I believe the old owner forgot to even check the oil, never mind change it-it's one of the few pieces of OPE that starts on the first pull--everytime. When the battery went dead, I said why even replace it?
I believe it's more like the other way around. Simplicity Mfg. builds some machines for Snapper. Oh yes.. You can't beat how cool you look operating a rear engine rider. I used one of the hoop steering 'wheel' Snappers for a neighbor when I was a kid. I hated just about everything about that mower, but maybe they've come a long way since then. That was ~30yrs ago.
The snapper listed above goes for 1.2 - 1.5k around here.. brand new. I always liked our snappers over the front engine jobs. Seemed liked when they were bogging down the snappers just kept on going and going and going. Gpa's still has his first snapper which is over 40 maybe 50 years old and I'll eventually add to my fleet. But I'd never pay 12k for any rider give me a tractor!
Well.. mine isn't really a fair assessment! Like I say, I only used one Snapper RER. It was probably a 1970's model and had an obnoxiously loud and harsh 8hp on it. IIRC it was a Tecumseh. The three-quarters of an acre I mowed with it was rough and such a small machine exaggerates the roughness. Also, on damp spots, if you tried a full turn it would plow straight ahead regardless. If the rubber friction wheel drive system gets wet, you're going nowhere until it dries. I know owners have had good luck with them, but the only thing I'll tolerate a rubber friction wheel drive is on a snowblower. I just don't see the purpose of a tiny, single blade rear engine rider. IMO, if you don't need a 'rider', get a nice self propelled push mower. That, or take the same money you'd blow on a Snapper RER and get used commercial walk-behind, or one of these: http://dolphinope.stores.yahoo.net/piranhamowers.html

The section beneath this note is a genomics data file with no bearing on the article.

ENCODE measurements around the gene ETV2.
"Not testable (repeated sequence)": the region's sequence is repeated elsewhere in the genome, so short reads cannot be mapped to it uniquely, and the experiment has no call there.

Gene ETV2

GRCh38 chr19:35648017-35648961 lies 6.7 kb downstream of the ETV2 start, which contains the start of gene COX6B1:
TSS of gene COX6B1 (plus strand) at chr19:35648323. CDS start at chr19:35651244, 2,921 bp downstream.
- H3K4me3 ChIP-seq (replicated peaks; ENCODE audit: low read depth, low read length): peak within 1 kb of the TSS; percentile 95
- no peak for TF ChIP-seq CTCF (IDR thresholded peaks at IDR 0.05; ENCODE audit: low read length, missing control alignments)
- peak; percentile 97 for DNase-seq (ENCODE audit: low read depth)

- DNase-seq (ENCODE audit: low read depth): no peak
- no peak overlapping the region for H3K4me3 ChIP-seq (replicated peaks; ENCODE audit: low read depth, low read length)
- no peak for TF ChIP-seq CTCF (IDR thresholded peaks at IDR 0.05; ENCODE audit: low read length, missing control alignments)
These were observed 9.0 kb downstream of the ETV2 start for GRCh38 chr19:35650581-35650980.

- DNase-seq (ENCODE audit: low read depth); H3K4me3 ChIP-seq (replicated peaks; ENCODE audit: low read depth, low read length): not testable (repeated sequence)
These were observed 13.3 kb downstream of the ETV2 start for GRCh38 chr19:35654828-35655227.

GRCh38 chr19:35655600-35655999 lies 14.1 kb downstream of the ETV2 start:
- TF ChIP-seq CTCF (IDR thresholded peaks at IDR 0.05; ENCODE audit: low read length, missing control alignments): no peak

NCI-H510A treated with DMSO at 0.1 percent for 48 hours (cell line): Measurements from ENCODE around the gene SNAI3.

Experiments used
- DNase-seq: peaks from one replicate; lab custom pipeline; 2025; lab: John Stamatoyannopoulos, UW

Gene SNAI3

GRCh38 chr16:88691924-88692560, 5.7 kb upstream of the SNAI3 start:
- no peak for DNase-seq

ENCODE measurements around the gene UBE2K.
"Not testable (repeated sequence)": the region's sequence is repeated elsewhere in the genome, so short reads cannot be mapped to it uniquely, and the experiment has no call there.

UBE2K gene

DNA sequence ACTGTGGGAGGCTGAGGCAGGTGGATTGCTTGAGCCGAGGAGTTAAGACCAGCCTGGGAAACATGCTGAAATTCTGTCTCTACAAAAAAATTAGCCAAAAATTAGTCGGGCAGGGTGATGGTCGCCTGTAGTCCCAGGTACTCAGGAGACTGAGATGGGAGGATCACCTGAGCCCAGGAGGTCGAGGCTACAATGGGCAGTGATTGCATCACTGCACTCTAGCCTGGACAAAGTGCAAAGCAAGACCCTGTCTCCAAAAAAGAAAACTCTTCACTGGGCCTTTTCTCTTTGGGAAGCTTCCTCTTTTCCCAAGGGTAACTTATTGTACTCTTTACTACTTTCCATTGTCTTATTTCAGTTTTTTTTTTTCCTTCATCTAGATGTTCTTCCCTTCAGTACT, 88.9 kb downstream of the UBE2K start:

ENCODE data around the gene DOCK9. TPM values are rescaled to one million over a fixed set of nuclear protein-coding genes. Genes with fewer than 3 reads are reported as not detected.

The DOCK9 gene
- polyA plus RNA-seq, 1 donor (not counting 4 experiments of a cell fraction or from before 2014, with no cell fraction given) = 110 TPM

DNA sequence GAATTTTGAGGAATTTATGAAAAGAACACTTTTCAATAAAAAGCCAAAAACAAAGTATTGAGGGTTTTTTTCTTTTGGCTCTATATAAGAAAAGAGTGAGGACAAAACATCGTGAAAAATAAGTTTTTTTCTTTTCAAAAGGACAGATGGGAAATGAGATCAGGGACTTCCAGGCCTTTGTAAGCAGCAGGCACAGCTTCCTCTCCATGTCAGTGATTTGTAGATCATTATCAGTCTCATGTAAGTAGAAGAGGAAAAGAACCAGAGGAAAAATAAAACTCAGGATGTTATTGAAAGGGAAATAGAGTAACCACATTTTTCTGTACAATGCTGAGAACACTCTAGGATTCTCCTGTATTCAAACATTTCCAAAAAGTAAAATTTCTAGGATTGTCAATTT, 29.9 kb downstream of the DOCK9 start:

Thanks for the help, I guess you might be right that long ago alot of things could have changed by now.
I need a rider because I can't walk that much anymore ( lung problems )I need something for cutting up to a acre but usually less. A lawn tractor seems to be bulky up front and not good traction in the rear for some hilly areas.
What recomendations do you all have ?
The three-quarters of an acre I mowed with it was rough and such a small machine exaggerates the roughness. Also, on damp spots, if you tried a full turn it would plow straight ahead regardless. If the rubber friction wheel drive system gets wet, you're going nowhere until it dries.
I believe the machine you had was wore out. Sounds like gpa's snapper that he's had since the 60's. Turning wise sounds like you were trying to go to fast or the tires was wore out. Also sounds like the clutch was worn out as well never had a problem with the 4 or 5 I've used over the years.
To OP's question it all depends on the terrain and the amount of obstacles. If alot a zero-turn mower would serve you well. Otherwise I'd just find a used snapper but I'm biased. Don't know about the traction on front engine riders.
My grandfather has (where I'm at now) has a 12? I think year old troy bilt walk behind with a rubber wheel/metal pulley drive off the engine belt. It's worn out. I mowed his lawn yesterday. The grass was very tall. Those all together come together to equal pain in the arse. I can't imagine why ANY company would use that setup over a reliable gearbox setup. It's just ridiculous.
correct on the understeer of the Snapper--turn the wheel too hard and you are going------straight !
As for quality of grass cut, the Toro Recycler walk behind beats the Snapper hands down--no comparison